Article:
By Patti Beyer
Photo courtesy of Patti Beyer
For years, my breast tissue had been labeled “heterogeneous” or “extremely dense” in mammography reports that were sent directly to my gynecologist. Yet, as the patient, I received a letter that simply stated: “Your mammogram results are normal.”
A radiologist mentioned that I had dense breast tissue years ago, but my gynecologist never discussed it with me. I was never given the knowledge that 40% of postmenopausal women have dense breast tissue. I was never told that breast density can mask tumors in mammograms, with more than 50% of breast cancers present in dense breasts missed by mammograms. I did not know that over 70% of breast cancers were diagnosed in dense breasts, and that dense breast tissue has become the most prevalent of all risk factors for cancer. Most importantly, I was never made aware that supplementary screening options existed, and when given in addition to a mammogram, provide a more accurate screening than a mammogram alone.
I live in Illinois, a state that at the time did not have breast density inform passed into law as 30 other states had done, inspired by the efforts of breast cancer survivor and advocate Dr. Nancy Cappello. This mandate requires doctors to inform women of their breast density. (In August 2018, the breast density reporting legislation was signed into law in Illinois.)
Fortunately, my sister Susan was in California, a state with the mandate. She and I were talking about our mammograms, when she told me that she had dense breasts. She mentioned that her gynecologist always ordered an ultrasound in addition to her mammogram and that I should do the same. An ultrasound that uses sound waves, no additional radiation, something even pregnant women have as a usual screening. Why not?
The results were life-changing.
In March 2016, my mammogram showed a “normal” result. However, an exam with the Automated Breast Ultrasound (ABUS) from GE Healthcare revealed an “area of concern,” a small lesion in my right breast, non-palpable and smaller than one centimeter. Three more digital mammograms followed, again showing “normal” results.
After a needle biopsy, I received the devastating news: “You have invasive breast cancer.”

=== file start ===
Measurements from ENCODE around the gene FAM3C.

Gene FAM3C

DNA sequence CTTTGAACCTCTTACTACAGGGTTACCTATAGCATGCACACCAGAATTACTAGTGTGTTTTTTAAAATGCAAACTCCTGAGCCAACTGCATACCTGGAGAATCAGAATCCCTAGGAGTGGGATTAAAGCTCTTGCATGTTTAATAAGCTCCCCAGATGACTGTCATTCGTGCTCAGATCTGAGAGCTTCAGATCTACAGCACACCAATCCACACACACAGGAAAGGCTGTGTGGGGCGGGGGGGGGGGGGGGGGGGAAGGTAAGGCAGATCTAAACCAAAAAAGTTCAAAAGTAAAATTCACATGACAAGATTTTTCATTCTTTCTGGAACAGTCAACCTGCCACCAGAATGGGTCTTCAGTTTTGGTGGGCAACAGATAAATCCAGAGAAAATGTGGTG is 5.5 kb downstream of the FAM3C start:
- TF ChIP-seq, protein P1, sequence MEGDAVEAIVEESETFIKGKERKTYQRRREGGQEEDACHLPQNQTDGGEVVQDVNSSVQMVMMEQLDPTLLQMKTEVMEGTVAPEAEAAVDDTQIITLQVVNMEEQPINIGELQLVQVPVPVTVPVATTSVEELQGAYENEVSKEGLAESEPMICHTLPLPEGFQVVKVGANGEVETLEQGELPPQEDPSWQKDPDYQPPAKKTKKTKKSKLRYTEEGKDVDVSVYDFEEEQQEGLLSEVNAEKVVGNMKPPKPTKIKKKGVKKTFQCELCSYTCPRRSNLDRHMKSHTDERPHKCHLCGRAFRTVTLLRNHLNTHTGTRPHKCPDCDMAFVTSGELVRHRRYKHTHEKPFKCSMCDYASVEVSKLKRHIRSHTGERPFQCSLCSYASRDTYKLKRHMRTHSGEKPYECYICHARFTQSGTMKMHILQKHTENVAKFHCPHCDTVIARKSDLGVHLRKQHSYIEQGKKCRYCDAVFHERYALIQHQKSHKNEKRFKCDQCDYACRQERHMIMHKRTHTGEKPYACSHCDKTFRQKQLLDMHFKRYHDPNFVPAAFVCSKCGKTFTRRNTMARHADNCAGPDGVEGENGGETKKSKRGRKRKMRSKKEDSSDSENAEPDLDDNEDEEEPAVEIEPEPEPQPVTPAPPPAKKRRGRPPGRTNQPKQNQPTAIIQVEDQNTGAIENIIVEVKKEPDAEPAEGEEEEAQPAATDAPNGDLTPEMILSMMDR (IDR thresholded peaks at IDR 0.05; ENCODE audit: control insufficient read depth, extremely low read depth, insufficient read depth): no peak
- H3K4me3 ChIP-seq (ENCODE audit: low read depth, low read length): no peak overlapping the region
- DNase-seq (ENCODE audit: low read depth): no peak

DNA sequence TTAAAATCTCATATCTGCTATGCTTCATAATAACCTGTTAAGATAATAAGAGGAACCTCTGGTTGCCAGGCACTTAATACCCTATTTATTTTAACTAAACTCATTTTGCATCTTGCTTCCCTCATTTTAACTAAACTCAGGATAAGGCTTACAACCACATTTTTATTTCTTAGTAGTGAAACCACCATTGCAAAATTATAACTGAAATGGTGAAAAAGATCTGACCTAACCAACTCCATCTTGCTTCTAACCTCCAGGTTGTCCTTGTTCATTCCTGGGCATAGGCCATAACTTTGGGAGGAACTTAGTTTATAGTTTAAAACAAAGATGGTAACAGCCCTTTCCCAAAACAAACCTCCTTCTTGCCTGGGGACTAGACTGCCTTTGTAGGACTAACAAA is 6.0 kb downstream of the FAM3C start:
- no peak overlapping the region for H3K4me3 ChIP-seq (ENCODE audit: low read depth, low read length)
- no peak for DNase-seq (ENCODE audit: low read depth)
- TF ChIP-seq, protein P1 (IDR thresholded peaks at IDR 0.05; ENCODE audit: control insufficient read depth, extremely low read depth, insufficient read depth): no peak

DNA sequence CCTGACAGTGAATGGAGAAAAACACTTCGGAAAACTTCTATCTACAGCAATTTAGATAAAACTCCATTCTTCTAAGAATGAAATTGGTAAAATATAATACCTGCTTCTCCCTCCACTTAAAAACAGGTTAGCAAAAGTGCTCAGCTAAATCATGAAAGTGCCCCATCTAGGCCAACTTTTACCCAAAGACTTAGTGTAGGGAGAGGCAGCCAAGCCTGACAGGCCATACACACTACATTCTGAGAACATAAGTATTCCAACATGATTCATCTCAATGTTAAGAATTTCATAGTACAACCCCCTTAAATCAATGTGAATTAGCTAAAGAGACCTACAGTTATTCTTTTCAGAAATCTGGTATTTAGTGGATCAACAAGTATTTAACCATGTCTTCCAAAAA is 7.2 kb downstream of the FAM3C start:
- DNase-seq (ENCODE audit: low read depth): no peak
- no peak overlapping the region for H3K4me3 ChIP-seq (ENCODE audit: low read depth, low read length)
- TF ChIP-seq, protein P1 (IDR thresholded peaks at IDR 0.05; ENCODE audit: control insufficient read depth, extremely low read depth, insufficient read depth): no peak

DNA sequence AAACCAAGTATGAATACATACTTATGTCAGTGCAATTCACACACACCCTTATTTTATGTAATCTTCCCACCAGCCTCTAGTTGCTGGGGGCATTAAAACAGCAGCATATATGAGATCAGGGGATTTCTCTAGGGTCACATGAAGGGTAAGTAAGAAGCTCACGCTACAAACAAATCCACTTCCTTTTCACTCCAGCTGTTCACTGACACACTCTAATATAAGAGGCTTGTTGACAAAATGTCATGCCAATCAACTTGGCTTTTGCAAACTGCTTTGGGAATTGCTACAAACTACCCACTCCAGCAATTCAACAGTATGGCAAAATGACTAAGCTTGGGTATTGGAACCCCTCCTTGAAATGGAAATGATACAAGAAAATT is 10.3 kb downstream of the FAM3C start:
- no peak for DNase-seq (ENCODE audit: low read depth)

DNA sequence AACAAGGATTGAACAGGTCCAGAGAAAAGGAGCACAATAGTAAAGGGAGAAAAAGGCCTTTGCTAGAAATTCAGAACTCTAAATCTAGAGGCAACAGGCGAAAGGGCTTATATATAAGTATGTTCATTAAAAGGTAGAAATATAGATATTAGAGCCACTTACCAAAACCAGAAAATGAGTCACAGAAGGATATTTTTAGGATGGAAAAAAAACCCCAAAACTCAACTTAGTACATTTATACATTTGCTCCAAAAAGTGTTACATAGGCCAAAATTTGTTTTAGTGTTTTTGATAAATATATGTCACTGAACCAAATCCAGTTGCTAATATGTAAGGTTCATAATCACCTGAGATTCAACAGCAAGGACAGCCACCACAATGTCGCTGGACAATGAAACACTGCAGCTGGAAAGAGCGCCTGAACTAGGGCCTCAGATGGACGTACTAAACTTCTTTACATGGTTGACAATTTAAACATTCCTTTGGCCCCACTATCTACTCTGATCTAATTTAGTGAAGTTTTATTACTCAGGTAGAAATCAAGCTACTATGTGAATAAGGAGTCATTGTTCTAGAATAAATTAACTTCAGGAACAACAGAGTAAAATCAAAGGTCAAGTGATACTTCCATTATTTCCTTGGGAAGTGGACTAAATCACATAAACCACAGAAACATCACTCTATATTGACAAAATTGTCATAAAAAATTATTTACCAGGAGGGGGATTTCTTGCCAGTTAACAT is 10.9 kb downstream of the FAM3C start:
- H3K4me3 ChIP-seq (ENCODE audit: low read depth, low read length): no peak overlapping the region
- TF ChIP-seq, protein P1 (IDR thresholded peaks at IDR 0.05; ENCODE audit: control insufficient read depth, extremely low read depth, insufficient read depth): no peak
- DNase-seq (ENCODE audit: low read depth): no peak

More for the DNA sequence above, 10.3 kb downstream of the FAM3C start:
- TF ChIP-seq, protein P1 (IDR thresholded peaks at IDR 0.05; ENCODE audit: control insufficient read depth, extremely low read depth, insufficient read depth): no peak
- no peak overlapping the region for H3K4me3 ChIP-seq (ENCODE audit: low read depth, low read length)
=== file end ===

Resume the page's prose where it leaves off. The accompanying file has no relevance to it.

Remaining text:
If it hadn't been for ultrasound, my cancer would've continued to grow and spread. With an early-stage diagnosis, I was able to choose between a lumpectomy and mastectomy, received half the usual sessions of radiation, no chemotherapy, and low possibility of lymphedema.
This is not to say that I am not changed from having breast cancer. Every morning, the reminder is there as I look at myself in the mirror. Any type of breast cancer can have a significant impact on a person’s life. But I also think about the enormous chaos that a later-stage diagnosis would have created in my life. And I cannot forget the moment after my diagnosis when I first realized that no doctor had discussed breast density with me. That realization made me feel isolated and diminished as a woman. It is a feeling I never want another woman to feel. It is why I am working with legislators in Illinois, alongside other women, to introduce a Breast Density Inform bill.
This is my call to all women. Ask your health care provider what breast tissue category is on your mammography report. If you are labeled within the two highest of the four categories of the BI-RADS evaluation, become a participant in your own breast health and learn why density matters. DenseBreast-info.org is a medically-sourced website that is comprehensive and covers everything I wish I had known before my diagnosis. If you are looking for lifestyle choices that may help to keep risk as low as possible, oncology experts have shared some of the ways to reduce risk, including counsel to women with dense breast tissue.
Breast density is reported as one of four levels ranging from “almost entirely fatty” to “extremely dense”. As breast density increases, the ability to find cancers hiding in the white, fibrous tissue decreases.
For my part, I will forever be grateful for GE Healthcare’s ABUS exam, and thankful for this technology focused on women with dense breast tissue.
From this side of breast cancer, it is my fervent hope that what is learned and understood about breast density becomes shared with everyone. Whoever can assist in providing this information to women, please know we women are thanking you, we are thanking you for your care, for your advocacy, and for your partnership in giving women the power of information as a life-changing gift.
After a career as an actress in New York, Patti Beyer returned to Chicago, Illinois and worked as Artistic Director of the Northwestern Settlement House and as Program Director of an AmeriCorps arts program, before teaching elementary children in the Chicago Public Schools for ten years.
Patti worked with advocates on the Breast Density Inform in Illinois, which passed in August 2018. She has been a breast cancer survivor for two and a half years and is happily married to Bud Beyer.